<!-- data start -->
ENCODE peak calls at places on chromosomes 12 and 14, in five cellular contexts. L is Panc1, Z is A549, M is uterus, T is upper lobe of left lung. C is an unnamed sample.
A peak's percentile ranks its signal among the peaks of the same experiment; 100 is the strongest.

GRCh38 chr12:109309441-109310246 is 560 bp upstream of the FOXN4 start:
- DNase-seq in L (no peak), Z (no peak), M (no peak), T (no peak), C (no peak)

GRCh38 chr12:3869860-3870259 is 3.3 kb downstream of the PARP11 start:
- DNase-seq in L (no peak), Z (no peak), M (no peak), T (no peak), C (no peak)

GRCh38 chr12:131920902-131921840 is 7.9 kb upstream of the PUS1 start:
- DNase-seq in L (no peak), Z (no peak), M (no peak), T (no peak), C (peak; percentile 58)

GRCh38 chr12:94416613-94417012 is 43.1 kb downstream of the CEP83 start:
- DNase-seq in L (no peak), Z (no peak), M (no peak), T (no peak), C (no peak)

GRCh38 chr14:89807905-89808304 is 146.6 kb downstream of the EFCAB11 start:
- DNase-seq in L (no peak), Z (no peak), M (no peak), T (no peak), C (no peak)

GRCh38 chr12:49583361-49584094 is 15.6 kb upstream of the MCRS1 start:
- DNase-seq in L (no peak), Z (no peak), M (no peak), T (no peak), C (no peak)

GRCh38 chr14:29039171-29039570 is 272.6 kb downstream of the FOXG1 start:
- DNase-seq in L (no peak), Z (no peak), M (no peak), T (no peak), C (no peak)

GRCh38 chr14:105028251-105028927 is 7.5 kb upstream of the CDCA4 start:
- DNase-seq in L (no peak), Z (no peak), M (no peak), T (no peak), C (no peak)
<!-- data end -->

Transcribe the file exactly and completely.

ENCODE peak calls at places on chromosomes 12 and 14, in five cellular contexts. L is Panc1, Z is A549, M is uterus, T is upper lobe of left lung. C is an unnamed sample.
A peak's percentile ranks its signal among the peaks of the same experiment; 100 is the strongest.

GRCh38 chr12:109309441-109310246 is 560 bp upstream of the FOXN4 start:
- DNase-seq in L (no peak), Z (no peak), M (no peak), T (no peak), C (no peak)

GRCh38 chr12:3869860-3870259 is 3.3 kb downstream of the PARP11 start:
- DNase-seq in L (no peak), Z (no peak), M (no peak), T (no peak), C (no peak)

GRCh38 chr12:131920902-131921840 is 7.9 kb upstream of the PUS1 start:
- DNase-seq in L (no peak), Z (no peak), M (no peak), T (no peak), C (peak; percentile 58)

GRCh38 chr12:94416613-94417012 is 43.1 kb downstream of the CEP83 start:
- DNase-seq in L (no peak), Z (no peak), M (no peak), T (no peak), C (no peak)

GRCh38 chr14:89807905-89808304 is 146.6 kb downstream of the EFCAB11 start:
- DNase-seq in L (no peak), Z (no peak), M (no peak), T (no peak), C (no peak)

GRCh38 chr12:49583361-49584094 is 15.6 kb upstream of the MCRS1 start:
- DNase-seq in L (no peak), Z (no peak), M (no peak), T (no peak), C (no peak)

GRCh38 chr14:29039171-29039570 is 272.6 kb downstream of the FOXG1 start:
- DNase-seq in L (no peak), Z (no peak), M (no peak), T (no peak), C (no peak)

GRCh38 chr14:105028251-105028927 is 7.5 kb upstream of the CDCA4 start:
- DNase-seq in L (no peak), Z (no peak), M (no peak), T (no peak), C (no peak)